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How Intelligent Are Octopuses? Your Octopus Questions, Answered.

In this edition of Ask a Marine Biologist, Dr. David Shiffman addresses all of the octopus facts you’ve wanted to know.
By David Shiffman, Ph.D. | Published On October 18, 2022
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How Intelligent Are Octopuses? Your Octopus Questions, Answered.

Close up photo of an octopus.

Researchers are steadily unraveling the mysteries of the octopus. Ohama

How smart are octopuses? How many brains does an octopus have?

Each arm of an octopus has its own semi-independent brain, which means they have nine brains. It’s difficult to assess the intelligence of other animals (you’ve probably heard the cliche about how if you judge a fish by its ability to climb a tree, you’ll think it’s stupid,) but octopuses have been observed solving complex puzzles and mazes.

What is the plural of octopus?

According to the Merriam-Webster Dictionary, the debate here has three options: Octopuses (English plural), Octopi (Latin plural), or Octopodes (Greek plural). Merriam-Webster notes that all of these options have been criticized, and that this debate has been going on for over a century. Octopuses and octopi are generally favored because octopodes is a larger shift in the word’s overall pronunciation, but at the end of the day the choice is your preference.

What do I personally use? It doesn’t come up very often as I study fishes, but for the purpose of this article we’ll use octopuses. (And yes, fishes is an appropriate plural if you’re talking about more than one species).

What is an octopus?

An octopus is a mollusc, the phylum of invertebrates that also contains snails and clams. They are in class cephalopoda, and other cephalopods include squid, cuttlefish, and nautilus.

What do octopuses eat? How do they eat?

Octopuses are active hunters, and have been observed eating other invertebrates as well as fishes and—believe it or not— the occasional bird. They have a powerful beak, and eat by grabbing food and moving it to their mouths.

How long do octopuses live?

Most species are relatively short lived, with a typical life span of 1 to 2 years, according to National Geographic. Some species can live slightly longer. Many die soon after mating. (If you haven’t heard the RadioLab episode “Octomom” about octopus mothers, about Octomom, block off half an hour and treat yourself.)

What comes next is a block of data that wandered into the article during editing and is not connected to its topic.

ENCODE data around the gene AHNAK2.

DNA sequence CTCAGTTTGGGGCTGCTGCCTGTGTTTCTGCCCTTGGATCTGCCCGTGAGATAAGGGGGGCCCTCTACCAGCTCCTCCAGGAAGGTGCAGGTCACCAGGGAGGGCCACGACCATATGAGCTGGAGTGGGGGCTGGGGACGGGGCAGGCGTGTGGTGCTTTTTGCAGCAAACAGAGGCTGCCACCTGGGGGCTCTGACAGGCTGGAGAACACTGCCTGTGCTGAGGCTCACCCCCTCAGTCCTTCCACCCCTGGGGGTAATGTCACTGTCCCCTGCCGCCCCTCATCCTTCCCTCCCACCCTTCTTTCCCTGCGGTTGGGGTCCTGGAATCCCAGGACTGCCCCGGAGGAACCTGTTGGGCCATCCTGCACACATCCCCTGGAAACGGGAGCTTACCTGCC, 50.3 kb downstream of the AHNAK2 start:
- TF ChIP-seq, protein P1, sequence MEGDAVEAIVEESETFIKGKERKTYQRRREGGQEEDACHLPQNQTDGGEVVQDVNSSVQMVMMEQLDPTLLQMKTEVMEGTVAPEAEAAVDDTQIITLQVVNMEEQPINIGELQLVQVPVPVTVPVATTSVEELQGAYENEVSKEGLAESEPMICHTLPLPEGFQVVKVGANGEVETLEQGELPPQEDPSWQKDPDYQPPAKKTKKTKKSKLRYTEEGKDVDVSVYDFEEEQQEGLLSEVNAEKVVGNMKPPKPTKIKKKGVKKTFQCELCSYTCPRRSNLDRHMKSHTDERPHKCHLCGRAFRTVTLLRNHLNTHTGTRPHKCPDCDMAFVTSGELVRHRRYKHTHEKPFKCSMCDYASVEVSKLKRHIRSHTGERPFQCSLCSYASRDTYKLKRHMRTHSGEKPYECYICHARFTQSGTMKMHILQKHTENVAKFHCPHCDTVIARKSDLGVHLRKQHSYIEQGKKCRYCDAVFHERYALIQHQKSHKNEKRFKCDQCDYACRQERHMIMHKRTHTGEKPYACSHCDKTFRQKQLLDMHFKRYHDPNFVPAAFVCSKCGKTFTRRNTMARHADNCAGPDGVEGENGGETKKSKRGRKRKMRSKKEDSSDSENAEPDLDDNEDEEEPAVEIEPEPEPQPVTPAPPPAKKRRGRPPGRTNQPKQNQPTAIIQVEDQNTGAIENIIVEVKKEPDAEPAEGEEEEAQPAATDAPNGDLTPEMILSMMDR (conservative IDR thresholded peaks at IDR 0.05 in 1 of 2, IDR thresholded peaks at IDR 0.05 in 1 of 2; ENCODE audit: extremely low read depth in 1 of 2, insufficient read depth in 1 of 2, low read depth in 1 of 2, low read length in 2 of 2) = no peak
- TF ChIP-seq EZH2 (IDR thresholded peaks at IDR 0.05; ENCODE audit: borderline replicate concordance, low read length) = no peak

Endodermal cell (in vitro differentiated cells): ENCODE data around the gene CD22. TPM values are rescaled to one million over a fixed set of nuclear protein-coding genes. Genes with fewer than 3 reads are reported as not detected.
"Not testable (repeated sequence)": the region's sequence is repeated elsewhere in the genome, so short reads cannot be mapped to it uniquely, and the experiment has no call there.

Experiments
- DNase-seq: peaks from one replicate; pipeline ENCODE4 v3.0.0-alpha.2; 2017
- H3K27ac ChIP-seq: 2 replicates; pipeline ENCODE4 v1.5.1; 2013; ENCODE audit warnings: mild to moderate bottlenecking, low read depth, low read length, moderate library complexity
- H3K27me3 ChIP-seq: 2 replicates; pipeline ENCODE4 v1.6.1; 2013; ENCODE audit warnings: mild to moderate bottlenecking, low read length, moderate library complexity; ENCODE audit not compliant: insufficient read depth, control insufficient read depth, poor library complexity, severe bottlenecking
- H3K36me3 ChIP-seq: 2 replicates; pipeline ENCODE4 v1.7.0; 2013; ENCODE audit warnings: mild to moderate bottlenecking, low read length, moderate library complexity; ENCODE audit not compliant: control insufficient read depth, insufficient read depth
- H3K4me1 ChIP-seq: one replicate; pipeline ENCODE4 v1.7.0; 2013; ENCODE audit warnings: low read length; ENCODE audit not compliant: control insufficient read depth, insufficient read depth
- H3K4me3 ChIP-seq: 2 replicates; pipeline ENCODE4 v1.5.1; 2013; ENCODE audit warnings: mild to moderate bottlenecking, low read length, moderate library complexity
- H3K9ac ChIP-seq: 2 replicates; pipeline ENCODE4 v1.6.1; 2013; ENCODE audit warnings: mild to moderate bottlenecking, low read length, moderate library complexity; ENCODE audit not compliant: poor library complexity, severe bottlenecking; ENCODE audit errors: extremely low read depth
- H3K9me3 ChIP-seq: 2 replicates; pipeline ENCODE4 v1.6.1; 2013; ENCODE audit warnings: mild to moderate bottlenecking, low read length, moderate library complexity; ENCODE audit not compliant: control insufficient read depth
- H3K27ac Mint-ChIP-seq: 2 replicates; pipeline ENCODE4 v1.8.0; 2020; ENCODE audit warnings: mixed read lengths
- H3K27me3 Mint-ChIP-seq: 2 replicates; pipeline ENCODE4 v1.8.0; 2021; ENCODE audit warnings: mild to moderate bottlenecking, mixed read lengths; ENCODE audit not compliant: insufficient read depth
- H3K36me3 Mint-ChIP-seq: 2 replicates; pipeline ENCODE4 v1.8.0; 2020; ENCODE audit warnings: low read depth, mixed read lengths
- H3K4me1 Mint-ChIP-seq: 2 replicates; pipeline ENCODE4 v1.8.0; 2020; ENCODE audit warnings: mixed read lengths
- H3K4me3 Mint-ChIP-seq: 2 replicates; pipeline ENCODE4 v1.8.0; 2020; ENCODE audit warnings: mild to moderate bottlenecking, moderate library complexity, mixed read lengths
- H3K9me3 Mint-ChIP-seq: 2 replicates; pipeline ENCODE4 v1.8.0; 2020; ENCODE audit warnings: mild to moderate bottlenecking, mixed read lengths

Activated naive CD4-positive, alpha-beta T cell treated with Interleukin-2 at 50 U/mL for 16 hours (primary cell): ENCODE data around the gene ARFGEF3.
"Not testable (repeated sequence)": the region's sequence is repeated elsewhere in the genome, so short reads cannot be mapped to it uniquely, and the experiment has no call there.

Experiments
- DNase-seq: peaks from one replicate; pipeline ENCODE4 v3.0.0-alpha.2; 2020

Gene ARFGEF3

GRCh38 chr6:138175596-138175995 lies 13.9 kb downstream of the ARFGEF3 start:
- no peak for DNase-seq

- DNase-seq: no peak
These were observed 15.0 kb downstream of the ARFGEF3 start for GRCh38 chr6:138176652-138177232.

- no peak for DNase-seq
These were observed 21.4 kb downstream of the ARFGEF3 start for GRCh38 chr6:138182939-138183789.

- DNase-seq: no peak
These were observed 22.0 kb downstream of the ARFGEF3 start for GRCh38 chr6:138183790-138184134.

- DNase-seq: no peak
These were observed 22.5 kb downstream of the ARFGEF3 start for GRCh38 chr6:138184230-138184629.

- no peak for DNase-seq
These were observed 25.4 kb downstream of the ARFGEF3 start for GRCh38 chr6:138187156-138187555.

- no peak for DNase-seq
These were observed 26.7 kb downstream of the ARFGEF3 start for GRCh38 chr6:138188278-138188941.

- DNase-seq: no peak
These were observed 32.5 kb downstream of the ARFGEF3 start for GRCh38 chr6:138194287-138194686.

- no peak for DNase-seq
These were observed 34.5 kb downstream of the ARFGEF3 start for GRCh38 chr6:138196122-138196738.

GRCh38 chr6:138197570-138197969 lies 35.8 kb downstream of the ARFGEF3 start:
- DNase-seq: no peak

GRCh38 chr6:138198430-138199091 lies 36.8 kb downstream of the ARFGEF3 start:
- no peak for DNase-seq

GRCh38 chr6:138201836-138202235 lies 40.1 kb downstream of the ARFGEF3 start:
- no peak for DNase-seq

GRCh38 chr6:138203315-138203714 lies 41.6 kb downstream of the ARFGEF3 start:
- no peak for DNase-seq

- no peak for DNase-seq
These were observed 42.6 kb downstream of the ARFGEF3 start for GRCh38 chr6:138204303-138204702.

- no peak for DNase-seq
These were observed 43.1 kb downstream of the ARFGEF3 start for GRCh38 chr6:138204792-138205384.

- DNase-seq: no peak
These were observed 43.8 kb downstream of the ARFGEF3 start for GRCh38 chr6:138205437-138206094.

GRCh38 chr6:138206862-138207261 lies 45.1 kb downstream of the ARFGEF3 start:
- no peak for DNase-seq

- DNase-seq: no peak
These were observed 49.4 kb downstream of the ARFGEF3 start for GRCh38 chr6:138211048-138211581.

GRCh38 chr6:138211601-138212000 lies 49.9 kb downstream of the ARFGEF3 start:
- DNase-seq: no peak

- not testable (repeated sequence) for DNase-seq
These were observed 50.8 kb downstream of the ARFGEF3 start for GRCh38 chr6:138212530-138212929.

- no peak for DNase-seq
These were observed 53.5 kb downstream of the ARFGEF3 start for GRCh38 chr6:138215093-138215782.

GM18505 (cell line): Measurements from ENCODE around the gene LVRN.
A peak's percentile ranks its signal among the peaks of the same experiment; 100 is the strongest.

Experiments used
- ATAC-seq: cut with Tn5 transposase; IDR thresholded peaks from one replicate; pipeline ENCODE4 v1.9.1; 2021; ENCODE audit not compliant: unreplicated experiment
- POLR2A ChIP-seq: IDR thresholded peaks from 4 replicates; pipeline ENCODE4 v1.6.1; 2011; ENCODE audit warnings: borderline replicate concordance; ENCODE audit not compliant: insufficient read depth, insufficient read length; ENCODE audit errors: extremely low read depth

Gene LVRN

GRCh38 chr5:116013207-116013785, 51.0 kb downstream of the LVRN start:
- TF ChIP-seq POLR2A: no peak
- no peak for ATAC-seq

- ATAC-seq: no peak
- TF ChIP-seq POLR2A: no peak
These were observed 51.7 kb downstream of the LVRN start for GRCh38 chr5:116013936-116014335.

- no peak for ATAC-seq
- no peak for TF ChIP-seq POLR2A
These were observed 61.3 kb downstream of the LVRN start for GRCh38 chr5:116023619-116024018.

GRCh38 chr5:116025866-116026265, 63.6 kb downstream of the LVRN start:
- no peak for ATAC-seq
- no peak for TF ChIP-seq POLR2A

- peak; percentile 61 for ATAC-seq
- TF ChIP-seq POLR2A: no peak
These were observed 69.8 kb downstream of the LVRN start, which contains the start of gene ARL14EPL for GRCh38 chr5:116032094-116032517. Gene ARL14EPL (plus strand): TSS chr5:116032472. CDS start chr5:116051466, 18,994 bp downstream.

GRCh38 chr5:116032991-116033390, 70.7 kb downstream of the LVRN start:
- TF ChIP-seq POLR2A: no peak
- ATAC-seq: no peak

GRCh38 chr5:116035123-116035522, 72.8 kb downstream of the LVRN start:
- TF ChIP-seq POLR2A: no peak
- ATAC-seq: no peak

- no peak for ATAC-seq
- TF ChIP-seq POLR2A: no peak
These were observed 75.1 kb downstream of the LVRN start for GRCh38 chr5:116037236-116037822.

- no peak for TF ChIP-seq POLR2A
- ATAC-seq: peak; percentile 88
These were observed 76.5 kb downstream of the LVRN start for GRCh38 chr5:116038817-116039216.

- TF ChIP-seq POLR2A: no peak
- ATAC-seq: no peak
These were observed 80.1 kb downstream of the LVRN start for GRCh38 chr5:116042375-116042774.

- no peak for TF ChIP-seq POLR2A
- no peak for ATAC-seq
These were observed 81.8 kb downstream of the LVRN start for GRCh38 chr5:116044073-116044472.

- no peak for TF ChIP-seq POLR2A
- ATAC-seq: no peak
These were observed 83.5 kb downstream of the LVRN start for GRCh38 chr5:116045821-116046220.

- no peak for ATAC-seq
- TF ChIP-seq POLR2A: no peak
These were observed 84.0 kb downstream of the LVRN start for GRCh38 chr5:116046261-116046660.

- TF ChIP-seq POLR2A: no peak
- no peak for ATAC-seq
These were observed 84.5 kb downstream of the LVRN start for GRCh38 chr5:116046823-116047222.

How do octopuses mate?

In some species, the male octopus will remove its own sperm-containing modified arm and hand it to the female It’s also common for a female octopus to eat the male after mating.

How many hearts do octopuses have? Why do they have that many?

Because of their unusual circulatory system and blood chemistry, octopuses have three hearts.

What color is an octopus?

There are hundreds of species of octopuses, and they come in a variety of colors. Many can also change their colors dramatically and rapidly, and one, the mimic octopus, can even make itself look like other animals entirely.

Are octopus tentacles arms or legs? How many do they have? What is the difference between a squid and an octopus?

The main difference between an octopus and a squid is their appendages—an octopus has 8 arms, while a squid has 8 arms plus two longer tentacles (which only have suckers on the end instead of along the entire length like an arm).. An octopus is also more likely to be found by itself, while many species of squid aggregate in schools just like fishes.

How long can an octopus live out of water?

Some species of octopus can survive out of the water for about half an hour, which allows them to hunt for food on land.

Ask a Marine Biologist is a monthly column where Dr. David Shiffman answers your questions about the underwater world. Topics are chosen from reader-submitted queries as well as data from common internet searches. If you have a question you’d like answered in a future Ask a Marine Biologist column, or if you have a question about the answer given in this column, email Shiffman at with subject line “Ask a marine biologist.”

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David Shiffman

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Dr. David Shiffman is a marine conservation biologist specializing in the ecology and conservation of sharks. An award-winning public science educator, David has spoken to thousands of people around the world about marine biology and conservation and has bylines with the Washington Post, Scientific American, New Scientist, Gizmodo and more. Follow him on @WhySharksMatter on Twitter, Facebook and Instagram, where he’s always happy to answer any questions about sharks.

The views expressed in this article are those of David Shiffman, and not necessarily the views Scuba Diving magazine.